Despite converting the Roman world to Christianity, Constantine himself remained a pagan until the last few days of his life. Some thought it was to enable him to commit as many sins as possible before having them all expiated on conversion.

That link neatly brings us back to that atheist bus campaign again, which seems to have spawned a plethora of copy-cat ads on behalf of various competing Christian sects and communities. Even the Orthodox crowd are getting in on the act. It won’t be long before some sect pays for an ad saying, ‘There is a God, but only our version of God. The rest are heretics and will burn in Hell forever’. I’m reminded of Jesus’ comparing his followers to a flock of sheep.

It’s a fact that, with the faintly possible exception of the Diocletianic Persecution, Christian sects have probably committed more atrocities against each other than have ever been committed on them by non-Christians; in fact I’d even go so far as saying that throughout history, the followers of the Abrahamic god in totality (including all varieties of Christians, Jews and Moslems) have, in the name of their single deity, shown less tolerance between themselves and committed more atrocities against other Abrahamic sects than has been perpetrated on them by any atheist, agnostic, pagan, Buddhist, Taoist, Hindu, Shintoist, Druid or vegetarian. Catholic against Protestant, Sunni against Shia, Christian against Jew, Christian against Moslem, Moslem against Jew – the list is endless. Sad, really.

I think the atheists should reply with an advert that says, ‘There definitely is no God, as if there were, this bus would have been lightning bolt fodder by now. QED!’ That should settle the question once and for all – until the bus had an accident, and then the deists will use the old post hoc ergo propter hoc fallacy.

Christian groups have been vociferously complaining that they are indignant, mortified and grossly offended by the suggestion than their imaginary friend (the evidence for whom is no more compelling than that for the Flying Spaghetti Monster) doesn’t, on the balance of probability, exist. My message to them is to either prove conclusively that he does exist, or GET OVER IT AND GROW UP!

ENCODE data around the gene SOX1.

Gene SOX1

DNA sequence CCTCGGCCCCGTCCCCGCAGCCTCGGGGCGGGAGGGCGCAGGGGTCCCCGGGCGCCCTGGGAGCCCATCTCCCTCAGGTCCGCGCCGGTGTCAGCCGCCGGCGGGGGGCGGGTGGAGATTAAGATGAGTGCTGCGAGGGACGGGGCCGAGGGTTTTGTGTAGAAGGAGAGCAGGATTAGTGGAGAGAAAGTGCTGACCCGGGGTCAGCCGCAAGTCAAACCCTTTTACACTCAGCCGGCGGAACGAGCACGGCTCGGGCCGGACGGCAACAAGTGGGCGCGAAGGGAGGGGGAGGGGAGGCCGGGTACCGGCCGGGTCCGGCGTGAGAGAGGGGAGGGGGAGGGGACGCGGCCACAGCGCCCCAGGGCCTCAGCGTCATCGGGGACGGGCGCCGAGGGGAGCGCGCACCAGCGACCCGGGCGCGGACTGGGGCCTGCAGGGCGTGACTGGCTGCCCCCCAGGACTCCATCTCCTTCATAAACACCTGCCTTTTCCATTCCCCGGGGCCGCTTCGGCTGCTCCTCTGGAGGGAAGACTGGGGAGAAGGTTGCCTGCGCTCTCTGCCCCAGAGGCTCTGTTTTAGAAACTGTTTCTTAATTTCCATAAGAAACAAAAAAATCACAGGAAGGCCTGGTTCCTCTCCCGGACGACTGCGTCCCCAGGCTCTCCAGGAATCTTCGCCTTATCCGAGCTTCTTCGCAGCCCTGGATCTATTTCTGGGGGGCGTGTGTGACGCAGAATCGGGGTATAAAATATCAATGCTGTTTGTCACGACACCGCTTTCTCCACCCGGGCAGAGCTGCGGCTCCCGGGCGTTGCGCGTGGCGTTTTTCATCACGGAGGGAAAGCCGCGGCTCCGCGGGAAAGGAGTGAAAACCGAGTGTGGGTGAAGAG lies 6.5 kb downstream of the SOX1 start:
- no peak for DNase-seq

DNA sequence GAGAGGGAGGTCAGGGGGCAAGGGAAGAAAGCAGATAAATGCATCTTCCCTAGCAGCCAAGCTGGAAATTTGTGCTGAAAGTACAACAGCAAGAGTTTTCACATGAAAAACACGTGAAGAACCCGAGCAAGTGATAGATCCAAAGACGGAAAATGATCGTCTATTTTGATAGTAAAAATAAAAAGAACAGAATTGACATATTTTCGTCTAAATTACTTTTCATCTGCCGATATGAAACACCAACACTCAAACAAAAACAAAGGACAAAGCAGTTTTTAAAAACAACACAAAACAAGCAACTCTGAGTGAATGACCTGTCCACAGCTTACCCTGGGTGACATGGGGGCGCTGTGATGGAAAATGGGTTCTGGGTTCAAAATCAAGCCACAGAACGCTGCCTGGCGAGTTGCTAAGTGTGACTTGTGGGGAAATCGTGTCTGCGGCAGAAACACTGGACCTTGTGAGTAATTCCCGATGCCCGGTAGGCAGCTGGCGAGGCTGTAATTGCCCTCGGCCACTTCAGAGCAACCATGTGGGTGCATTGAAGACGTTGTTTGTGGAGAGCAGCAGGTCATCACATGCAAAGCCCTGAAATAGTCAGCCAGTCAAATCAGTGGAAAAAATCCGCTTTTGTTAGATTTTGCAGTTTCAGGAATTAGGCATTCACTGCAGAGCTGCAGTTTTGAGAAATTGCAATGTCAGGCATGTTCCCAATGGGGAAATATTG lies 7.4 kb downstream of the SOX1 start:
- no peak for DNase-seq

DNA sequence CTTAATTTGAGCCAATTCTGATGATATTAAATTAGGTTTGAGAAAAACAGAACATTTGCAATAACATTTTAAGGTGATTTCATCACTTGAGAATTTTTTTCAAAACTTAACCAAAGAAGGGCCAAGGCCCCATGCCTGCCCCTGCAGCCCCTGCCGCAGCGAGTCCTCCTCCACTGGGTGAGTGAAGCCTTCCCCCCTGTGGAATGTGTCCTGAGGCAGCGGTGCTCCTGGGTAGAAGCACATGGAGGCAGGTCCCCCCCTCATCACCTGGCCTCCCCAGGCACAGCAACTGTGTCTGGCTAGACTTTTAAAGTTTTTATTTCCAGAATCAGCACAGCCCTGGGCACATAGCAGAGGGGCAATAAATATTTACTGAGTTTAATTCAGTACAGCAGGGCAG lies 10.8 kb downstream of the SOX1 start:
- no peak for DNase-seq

Where next? The Flying Spaghetti Monster?

The Flying Spaghetti Monster spawned the Pastafarians, whose tenets hold that there is an invisible and undetectable Flying Spaghetti Monster who created the entire universe after a bout of heavy drinking. Rather than Ten Commandments, they hold sacred the Eight I'd Really Rather You Didn'ts. The Pastafarian conclusion to prayers is the utterance of the word "RAmen", which is a portmanteau of "Amen", the Aramaic declaration of affirmation, and “Ramen”, a type of Japanese noodle. The Pastafarians believe that heaven contains beer volcanoes and a stripper factory. Their version of Hell is similar, except that the beer is stale and the strippers have sexually transmitted diseases.

Hell takes us back full circle to Hay’s apocalyptic and eschatological vision of the north – people in tack suits, eating chips and pies and hanging around boarded-up 1960s shopping centres, where the only shops that are still open are the Pound Shop, a betting shop, a chip shop and a tanning parlour / nail bar.

Before concluding I shall take a slight hellish tangent via Terry Pratchett and Neil Gamen’s hilarious book, Good Omens, which introduces the reader to the Four Horsemen of the Apocalypse; War, Famine, Pollution (Pestilence having retired in 1936 following the discovery of penicillin), and Death. However, they have given up horses in favour of Harley Davidsons, with empty crisp packets materialising in Pollution’s wake.

I guess I’d better end my meanderings there. Perdition calls.

Wednesday, 11 February 2009

Wednesday 11/02/09

The interweb scammers are really getting desperate now. Here’s a spam I spotted while clearing out my Gmail spam box yesterday.


I have a new email address!
You can now email me at: